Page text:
Hook Lighthouse rises skyward showing itself against an azure blue sky. The mystery and history of this Lighthouse said to be the oldest intact operational Lighthouse in the world was brought to life by a wonderful and very knowledgeable guide by the name of Colm Ryan.
From the moment you step in through the door the magic begins. It is very dark at first or so it seems, one needs to give time to allow one’s eyes to adjust to this darkened light. In this first chamber is housed on loan a three-sided glass lenses.
In the fifth century, a Monk named Dubhán established a Monastery at Hook Head. The first warning fire was lit by the monks to warn Mariners of the dangers of the perilous rocks that surround the peninsula. William Marshal who arrived in Ireland in the early thirteenth century realised the importance of the port of Waterford and its river system for trade and maritime transport. Marshal established the port of New Ross on the Barrow River, about 30 km from the sea. Ships needed to be guided safely into the harbour of Waterford through the dangerous waters around the Hook peninsula. To this end, he built a circular tower 30 meters high at the outer most tip of the peninsula to serve as a mark during the day and a fire tower during the night.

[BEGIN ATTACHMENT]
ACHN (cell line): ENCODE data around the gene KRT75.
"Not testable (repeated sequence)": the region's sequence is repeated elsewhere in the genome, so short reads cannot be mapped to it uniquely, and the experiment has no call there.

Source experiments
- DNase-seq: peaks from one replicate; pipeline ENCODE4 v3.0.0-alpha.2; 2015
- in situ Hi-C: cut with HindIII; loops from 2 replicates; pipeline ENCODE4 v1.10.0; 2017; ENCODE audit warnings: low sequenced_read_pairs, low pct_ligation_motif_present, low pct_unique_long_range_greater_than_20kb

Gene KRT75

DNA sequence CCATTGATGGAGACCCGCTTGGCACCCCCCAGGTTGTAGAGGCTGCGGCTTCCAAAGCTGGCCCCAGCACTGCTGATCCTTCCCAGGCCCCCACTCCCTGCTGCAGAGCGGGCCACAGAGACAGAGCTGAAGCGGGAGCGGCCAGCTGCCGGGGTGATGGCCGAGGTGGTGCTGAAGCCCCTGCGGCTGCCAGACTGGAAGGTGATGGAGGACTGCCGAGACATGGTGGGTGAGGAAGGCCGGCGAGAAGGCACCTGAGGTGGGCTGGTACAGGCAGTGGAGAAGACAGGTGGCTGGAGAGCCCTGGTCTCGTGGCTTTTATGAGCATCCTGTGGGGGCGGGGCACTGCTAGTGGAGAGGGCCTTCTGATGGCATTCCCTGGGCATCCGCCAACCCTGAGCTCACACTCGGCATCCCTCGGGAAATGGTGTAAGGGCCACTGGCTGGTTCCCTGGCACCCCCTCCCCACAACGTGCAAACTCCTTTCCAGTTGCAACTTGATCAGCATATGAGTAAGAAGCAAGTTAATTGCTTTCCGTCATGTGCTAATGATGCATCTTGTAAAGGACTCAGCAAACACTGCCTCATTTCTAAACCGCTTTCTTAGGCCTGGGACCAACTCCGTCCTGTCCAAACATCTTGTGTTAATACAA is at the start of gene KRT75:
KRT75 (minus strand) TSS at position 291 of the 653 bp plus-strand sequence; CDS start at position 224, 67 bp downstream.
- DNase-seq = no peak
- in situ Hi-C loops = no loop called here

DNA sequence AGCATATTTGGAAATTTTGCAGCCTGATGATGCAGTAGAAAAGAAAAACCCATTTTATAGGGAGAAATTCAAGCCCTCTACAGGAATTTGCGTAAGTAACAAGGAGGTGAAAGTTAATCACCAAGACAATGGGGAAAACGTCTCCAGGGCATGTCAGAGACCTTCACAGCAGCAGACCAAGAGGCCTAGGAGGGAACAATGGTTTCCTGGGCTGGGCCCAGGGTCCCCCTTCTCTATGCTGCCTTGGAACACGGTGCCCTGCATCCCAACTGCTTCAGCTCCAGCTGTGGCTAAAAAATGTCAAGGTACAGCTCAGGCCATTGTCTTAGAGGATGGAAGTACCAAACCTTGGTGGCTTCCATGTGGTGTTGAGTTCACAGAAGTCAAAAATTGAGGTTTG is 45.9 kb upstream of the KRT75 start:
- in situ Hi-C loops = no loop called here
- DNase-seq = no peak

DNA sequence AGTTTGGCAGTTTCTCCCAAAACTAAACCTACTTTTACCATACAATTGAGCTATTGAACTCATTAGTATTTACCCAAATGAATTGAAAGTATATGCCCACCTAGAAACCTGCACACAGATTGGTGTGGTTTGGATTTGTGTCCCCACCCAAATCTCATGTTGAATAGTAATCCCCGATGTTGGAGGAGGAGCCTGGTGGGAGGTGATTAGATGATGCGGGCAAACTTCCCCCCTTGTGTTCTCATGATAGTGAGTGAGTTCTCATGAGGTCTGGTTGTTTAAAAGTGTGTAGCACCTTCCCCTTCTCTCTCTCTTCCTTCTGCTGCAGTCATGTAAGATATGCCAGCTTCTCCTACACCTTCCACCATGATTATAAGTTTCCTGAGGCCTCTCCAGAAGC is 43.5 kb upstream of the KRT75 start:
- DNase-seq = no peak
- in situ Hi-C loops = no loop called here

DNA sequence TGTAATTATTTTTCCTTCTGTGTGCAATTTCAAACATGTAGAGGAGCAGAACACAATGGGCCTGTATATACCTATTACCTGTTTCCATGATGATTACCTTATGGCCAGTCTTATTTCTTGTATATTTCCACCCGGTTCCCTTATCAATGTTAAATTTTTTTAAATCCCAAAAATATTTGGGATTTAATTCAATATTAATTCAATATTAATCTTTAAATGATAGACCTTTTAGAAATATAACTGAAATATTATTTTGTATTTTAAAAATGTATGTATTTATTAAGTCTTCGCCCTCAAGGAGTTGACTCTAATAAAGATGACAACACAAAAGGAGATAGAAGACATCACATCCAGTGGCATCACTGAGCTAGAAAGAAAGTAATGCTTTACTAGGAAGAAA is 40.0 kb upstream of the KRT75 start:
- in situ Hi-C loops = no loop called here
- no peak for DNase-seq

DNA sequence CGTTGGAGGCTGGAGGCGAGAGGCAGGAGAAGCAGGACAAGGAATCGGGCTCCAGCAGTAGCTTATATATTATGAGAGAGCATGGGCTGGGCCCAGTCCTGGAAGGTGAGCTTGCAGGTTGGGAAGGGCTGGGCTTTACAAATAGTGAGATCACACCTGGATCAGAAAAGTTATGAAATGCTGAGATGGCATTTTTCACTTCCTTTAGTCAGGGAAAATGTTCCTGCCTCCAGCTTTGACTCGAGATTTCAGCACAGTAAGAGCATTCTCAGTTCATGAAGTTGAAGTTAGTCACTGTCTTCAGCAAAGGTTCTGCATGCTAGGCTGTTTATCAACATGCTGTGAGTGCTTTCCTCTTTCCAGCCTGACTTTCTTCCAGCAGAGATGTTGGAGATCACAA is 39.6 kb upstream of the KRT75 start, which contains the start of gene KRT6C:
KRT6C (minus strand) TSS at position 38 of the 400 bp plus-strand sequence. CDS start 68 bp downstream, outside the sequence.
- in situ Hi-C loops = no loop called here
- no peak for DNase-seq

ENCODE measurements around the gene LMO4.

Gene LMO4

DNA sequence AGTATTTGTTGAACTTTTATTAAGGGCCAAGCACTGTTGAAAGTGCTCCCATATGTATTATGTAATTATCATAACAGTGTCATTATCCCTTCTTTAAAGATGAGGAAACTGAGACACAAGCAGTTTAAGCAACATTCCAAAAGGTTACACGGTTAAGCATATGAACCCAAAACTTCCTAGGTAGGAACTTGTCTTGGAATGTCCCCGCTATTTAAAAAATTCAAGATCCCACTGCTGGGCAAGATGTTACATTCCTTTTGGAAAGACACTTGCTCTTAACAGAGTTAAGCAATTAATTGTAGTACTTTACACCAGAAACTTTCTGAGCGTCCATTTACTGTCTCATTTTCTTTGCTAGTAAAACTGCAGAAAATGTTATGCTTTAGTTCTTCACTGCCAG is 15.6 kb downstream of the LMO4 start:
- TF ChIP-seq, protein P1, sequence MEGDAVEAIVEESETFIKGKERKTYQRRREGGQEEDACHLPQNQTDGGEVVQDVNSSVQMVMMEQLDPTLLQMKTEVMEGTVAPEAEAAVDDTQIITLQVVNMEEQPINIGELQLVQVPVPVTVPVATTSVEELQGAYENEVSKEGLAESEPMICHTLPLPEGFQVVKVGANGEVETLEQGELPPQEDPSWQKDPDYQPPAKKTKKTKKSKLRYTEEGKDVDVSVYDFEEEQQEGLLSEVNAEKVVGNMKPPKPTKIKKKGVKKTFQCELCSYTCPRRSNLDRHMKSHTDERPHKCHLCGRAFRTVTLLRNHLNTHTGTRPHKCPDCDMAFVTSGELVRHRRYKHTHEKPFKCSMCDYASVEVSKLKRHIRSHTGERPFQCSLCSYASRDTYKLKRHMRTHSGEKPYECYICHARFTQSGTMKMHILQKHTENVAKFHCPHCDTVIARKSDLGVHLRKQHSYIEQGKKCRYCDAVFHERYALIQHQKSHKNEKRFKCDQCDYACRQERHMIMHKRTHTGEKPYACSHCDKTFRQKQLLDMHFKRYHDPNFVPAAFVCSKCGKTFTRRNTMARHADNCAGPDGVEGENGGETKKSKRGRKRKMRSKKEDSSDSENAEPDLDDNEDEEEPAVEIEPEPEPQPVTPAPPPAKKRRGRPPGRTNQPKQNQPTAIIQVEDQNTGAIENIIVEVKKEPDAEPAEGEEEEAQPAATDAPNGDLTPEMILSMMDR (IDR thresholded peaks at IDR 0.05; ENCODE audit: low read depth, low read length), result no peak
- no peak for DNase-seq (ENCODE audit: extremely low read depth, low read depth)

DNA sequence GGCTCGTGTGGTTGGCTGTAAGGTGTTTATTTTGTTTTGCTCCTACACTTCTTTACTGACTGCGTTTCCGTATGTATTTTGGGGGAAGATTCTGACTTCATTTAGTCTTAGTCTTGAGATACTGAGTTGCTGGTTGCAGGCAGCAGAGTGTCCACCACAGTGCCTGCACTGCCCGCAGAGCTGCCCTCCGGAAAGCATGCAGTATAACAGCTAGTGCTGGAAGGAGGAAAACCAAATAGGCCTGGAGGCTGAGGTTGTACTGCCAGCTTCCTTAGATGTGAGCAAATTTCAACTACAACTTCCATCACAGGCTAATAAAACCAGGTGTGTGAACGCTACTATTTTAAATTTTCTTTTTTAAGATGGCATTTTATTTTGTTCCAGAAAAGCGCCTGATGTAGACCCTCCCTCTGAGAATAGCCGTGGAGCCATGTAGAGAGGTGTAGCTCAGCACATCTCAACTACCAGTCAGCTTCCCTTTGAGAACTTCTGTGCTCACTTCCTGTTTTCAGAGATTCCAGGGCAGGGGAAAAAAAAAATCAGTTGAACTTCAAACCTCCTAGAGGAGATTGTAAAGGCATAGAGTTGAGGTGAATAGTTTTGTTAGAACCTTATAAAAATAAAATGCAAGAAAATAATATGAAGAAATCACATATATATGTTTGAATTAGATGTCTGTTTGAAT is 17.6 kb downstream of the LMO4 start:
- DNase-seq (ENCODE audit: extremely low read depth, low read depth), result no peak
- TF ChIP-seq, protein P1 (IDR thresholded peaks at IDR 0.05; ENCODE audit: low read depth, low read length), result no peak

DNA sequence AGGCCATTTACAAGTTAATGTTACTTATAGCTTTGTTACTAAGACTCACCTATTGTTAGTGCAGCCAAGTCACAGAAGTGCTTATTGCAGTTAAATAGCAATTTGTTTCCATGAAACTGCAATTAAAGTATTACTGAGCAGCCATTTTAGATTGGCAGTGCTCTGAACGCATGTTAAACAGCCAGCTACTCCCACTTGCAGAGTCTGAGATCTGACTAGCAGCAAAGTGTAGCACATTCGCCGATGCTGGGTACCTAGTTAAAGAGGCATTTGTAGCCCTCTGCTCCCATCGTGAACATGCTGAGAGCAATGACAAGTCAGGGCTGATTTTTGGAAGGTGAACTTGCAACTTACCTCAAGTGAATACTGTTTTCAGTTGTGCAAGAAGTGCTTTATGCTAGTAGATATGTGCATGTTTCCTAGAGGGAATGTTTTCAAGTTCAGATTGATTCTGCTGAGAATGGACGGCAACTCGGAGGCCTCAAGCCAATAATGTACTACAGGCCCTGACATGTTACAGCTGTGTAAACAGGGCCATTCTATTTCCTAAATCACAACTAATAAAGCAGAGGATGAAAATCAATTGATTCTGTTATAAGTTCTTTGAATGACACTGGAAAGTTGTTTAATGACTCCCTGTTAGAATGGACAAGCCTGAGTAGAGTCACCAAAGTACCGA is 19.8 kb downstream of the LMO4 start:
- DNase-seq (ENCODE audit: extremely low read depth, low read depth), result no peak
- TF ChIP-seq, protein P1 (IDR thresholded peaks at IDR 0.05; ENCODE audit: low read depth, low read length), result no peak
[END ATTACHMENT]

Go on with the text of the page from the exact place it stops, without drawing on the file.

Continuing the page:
"From the moment you step in through the door the magic begins"
The tower itself consists of three rib-vaulted chambers in the lower tier, while the upper, narrower section would have carried the warning beacon. These two tiers are connected with a mural (within the wall) stairway of 115 steps. The tower was constructed of local limestone and the original building survives intact. The first tier is 13m in diameter at the base and has three storeys, each with its original 13th-century stone fireplace. In the thickness of the wall there are a number of mural chambers, including two garderobes (toilets). The upper tier is 6m in diameter: originally it supported the beacon fire lit by the monks. Marshal granted the monks of the nearby monastery an annual assignment to act as guardians of the lighthouse, a task they carried out for several centuries. The monks lived in the tower that served as their monastery and a lighthouse. Today one can see evidence of where the chapel was at that time.
"Climb the 115 steps & you will be rewarded by spectacular views"
The first floor you come to is a glass-enclosed almost circular viewing platform giving you stunning views of the surrounding area looking across to Dunmore East. Climbing to the next floor on your journey to the top you will meet characters from the past through hologram and video. The 5th-century monk St Dubhan “The Greatest Knight”, William Marshal and stories from lighthouse keeps who lived at Hook will give you an insight into the past history of this amazing place. Having explored the building and climbed the 115 steps you will be rewarded by the spectacular views from this height above sea level.
From the first beacon of light lit by monks to guide the Mariners safely on their journey, the lighthouse has had many changes to its lighting system from the first Fire to Coal, Oil (whale oil), Gas light, Paraffin Oil, (1911) Electricity (1972). In March 1996 Hook Lighthouse was switched to operate automatically and the last of the lighthouse keepers manually turned on the light for the last time before automation took over. Today it is monitored remotely by the Commissioners of Irish Lights in Dun Laoghaire.